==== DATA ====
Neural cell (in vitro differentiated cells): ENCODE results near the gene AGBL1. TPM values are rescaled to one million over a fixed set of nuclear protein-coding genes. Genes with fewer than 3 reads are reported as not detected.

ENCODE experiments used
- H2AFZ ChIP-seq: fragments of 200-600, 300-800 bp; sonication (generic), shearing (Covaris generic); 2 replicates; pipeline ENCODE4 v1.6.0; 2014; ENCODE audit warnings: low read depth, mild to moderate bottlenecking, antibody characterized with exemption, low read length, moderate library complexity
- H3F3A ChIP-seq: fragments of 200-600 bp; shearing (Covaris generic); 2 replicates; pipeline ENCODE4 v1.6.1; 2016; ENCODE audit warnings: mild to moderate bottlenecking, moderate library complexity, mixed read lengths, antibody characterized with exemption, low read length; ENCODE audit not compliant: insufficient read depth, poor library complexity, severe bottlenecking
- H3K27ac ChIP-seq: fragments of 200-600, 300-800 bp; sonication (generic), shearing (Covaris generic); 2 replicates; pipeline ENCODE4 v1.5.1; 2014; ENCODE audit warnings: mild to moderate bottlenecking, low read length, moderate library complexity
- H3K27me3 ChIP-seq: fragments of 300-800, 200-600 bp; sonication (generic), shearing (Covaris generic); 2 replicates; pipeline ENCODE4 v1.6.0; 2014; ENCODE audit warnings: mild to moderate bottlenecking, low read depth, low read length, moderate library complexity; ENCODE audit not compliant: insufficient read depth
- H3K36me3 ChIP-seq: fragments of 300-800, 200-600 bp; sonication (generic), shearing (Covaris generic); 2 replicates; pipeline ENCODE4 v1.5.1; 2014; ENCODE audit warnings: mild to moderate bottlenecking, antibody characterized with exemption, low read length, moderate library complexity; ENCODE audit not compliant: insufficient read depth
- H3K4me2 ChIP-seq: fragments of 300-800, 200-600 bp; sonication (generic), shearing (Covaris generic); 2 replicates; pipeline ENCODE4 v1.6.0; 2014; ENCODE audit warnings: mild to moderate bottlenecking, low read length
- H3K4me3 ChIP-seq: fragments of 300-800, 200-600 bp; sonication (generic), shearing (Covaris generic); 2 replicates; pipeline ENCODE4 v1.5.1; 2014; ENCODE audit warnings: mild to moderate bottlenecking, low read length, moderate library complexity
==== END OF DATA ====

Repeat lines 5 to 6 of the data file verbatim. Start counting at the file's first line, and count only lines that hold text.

- H3K27ac ChIP-seq: fragments of 200-600, 300-800 bp; sonication (generic), shearing (Covaris generic); 2 replicates; pipeline ENCODE4 v1.5.1; 2014; ENCODE audit warnings: mild to moderate bottlenecking, low read length, moderate library complexity
- H3K27me3 ChIP-seq: fragments of 300-800, 200-600 bp; sonication (generic), shearing (Covaris generic); 2 replicates; pipeline ENCODE4 v1.6.0; 2014; ENCODE audit warnings: mild to moderate bottlenecking, low read depth, low read length, moderate library complexity; ENCODE audit not compliant: insufficient read depth